Can Microsoft Make a Sieve Hold Water?

By Larry Dignan  |  Posted 2005-03-07 Email Print this article Print
 
 
 
 
 
 
 

Microsoft wants to sell security software. But how 'trustworthy' is software that has to be patched so extensively just to plug the holes you've noticed? Has it come far enough to really be trusted?

After shelling out to install a security system in your home, you find it mysteriously opens the front door in the middle of the night at least once a month. When that happens, any evildoer could enter the premises.

Don't worry, says the vendor, who sends a new lock for the door. But another door pops open. Another lock has to be sent.

You ask the vendor to fix the system once and for all. The vendor's reply: Security is important to us. On the next iteration of the system, the doors will stay closed all month.

Would you buy a security system from this company?

You probably already have. Now, you may wind up paying for the locks that are being added, as well.

On Feb. 8, Microsoft paid an undisclosed sum for Sybari Software, which provides antivirus software for messaging and collaboration servers. Sybari, acquired for an undisclosed sum, joins GeCAD, another antivirus software maker, and Giant Company Software, which makes antispyware products, in Microsoft's growing stable of companies acquired.

With the acquisitions, Microsoft can provide firewalls and antivirus software, and couple them with its Windows operating systems. Microsoft says it will offer some security products such as antispyware protection for free, but possibly sell antivirus software separately. Other security features will be wrapped into other Microsoft products. That's fine, but technology executives should be wary of any security products emanating from Redmond.

After all, Microsoft is part of the problem. Microsoft itself recently made that point to this customer. Twice.

First, I received the company's monthly security bulletin. It arrived the same day the Sybari deal was announced.

The bulletin listed 12 new software patches for Windows, Office and Internet Explorer to fix 16 vulnerabilities. The patches covered all versions of Windows including the recent Windows XP Service Pack. They are to fix "critical" vulnerabilities that would allow a hacker to launch a denial-of-service attack or hijack a computer if its user visits an infected Web page.

Second, I got pinged with a "critical update notification." This e-mail, urging me to install the patches, came as I was typing this column.

Scary. You get the feeling Microsoft at least can watch what the everyday computer user is doing.

Meanwhile, Microsoft sees no irony in its security software acquisitions. "Customers are telling us that there needs to be a convergence of security solutions," says director of product management Amy Roberts.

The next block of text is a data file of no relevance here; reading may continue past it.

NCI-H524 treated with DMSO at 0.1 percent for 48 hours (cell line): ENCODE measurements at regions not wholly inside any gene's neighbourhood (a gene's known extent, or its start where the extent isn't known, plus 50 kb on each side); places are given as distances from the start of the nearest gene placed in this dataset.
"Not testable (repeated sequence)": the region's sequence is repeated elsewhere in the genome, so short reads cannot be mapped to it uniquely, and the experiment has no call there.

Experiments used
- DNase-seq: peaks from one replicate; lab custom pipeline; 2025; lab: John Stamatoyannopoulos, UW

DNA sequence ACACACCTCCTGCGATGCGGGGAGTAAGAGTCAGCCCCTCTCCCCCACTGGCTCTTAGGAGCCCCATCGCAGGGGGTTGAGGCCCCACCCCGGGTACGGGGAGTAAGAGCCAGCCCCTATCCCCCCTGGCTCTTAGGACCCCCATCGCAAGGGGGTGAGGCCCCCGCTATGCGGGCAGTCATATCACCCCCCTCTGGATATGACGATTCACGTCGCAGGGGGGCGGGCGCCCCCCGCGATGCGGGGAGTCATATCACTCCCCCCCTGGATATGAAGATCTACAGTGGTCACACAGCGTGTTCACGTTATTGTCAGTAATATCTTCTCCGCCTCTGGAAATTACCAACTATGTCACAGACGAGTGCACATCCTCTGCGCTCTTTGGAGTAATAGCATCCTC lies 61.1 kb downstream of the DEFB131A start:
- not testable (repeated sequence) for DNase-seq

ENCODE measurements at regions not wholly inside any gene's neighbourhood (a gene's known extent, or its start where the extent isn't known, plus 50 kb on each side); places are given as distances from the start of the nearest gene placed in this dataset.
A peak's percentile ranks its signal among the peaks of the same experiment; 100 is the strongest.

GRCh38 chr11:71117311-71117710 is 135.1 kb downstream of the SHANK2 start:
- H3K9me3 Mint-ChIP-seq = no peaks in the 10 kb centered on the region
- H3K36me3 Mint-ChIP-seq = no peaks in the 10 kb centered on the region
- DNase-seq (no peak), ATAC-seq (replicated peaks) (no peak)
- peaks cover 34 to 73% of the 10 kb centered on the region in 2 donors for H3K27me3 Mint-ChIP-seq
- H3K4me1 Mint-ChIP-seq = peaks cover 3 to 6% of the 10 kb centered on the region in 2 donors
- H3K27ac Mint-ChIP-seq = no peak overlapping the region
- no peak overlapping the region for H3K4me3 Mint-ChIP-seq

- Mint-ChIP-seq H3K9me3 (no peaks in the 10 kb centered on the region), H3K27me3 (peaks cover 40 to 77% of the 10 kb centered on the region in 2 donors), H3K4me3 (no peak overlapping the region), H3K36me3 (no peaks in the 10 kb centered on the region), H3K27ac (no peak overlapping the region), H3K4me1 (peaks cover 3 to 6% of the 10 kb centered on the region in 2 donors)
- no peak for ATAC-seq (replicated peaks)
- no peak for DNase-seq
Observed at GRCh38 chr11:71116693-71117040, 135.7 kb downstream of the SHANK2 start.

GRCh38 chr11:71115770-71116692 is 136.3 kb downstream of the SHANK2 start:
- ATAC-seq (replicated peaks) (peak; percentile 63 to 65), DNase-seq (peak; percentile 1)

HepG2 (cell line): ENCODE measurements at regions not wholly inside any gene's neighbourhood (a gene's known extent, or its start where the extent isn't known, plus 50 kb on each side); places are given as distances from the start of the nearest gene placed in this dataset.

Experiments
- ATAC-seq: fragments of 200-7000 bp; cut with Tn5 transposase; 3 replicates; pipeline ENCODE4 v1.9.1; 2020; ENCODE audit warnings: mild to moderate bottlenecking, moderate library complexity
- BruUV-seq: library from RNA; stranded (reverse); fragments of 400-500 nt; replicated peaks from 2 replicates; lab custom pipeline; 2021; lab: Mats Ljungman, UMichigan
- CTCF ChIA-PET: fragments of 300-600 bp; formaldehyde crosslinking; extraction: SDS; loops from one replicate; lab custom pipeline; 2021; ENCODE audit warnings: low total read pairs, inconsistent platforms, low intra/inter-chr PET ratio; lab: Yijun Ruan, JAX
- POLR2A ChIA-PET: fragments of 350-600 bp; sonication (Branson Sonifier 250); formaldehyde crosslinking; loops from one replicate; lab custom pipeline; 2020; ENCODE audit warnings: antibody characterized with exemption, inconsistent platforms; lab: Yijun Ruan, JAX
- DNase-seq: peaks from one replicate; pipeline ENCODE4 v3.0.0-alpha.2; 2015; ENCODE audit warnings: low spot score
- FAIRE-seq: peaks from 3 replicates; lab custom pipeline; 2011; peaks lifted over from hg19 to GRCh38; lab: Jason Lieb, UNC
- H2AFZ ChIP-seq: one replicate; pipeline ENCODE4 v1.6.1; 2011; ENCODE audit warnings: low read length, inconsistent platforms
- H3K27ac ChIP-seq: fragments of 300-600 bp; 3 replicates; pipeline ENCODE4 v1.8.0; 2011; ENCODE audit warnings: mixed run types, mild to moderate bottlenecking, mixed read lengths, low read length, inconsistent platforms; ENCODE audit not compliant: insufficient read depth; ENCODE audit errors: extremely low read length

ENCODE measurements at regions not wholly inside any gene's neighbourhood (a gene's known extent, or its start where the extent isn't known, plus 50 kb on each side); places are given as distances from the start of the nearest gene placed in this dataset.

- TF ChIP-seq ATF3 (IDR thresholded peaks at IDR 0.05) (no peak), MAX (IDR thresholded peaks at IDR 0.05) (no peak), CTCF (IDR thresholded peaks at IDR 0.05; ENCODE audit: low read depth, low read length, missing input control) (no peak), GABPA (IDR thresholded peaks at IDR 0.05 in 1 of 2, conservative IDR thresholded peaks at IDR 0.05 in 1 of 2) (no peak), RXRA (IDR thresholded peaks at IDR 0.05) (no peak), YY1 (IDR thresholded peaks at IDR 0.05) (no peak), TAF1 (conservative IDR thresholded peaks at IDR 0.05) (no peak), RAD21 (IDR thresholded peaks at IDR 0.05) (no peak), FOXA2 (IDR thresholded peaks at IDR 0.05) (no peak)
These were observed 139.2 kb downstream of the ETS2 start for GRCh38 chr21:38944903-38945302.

At the RSA Security conference on Feb. 15, Bill Gates pitched Microsoft's "trustworthy computing" initiative and noted that Microsoft spends more than a third of its $6 billion R&D budget on security.

Of course, the defenses Gates and company will soon be pitching are needed precisely because Microsoft has sold software that's vulnerable—from the start—to attacks. Luckily, all you have to do is get Microsoft's newly acquired "server-level antivirus solution" and things will be better.

Better than what? Microsoft sells business software with lots of holes. Then it gives you or, better, sells you the software to fix them. Not a bad gig if you can get it.

Now that Microsoft is buying security software vendors, folks actually think companies like Symantec, Trend Micro and McAfee will get squashed. Shares of all three companies fell following Microsoft's announcement about Sybari.

OK, so Microsoft creamed Netscape, WordPerfect and Lotus. This is different. Executives can't afford to buy locks from a vendor who has a habit of leaving doors open in the first place.

"We think this acquisition is an encouraging step and long overdue," says Brent Thill, an analyst at Prudential Equity Group, in a report on the Sybari deal. "However, we expect Microsoft will have to make more acquisitions and dedicate additional resources to gain credibility."

After all, you will want proof, up front, that if Microsoft itself has to install a new security system in its home, it does not leave doors open as well.



 
 
 
 
Business Editor
ldignan@ziffdavisenterprise.com
Larry formerly served as the East Coast news editor and Finance Editor at CNET News.com. Prior to that, he was editor of Ziff Davis Inter@ctive Investor, which was, according to Barron's, a Top-10 financial site in the late 1990s. Larry has covered the technology and financial services industry since 1995, publishing articles in WallStreetWeek.com, Inter@ctive Week, The New York Times, and Financial Planning magazine. He's a graduate of the Columbia School of Journalism.
 
 
 
 
 
 

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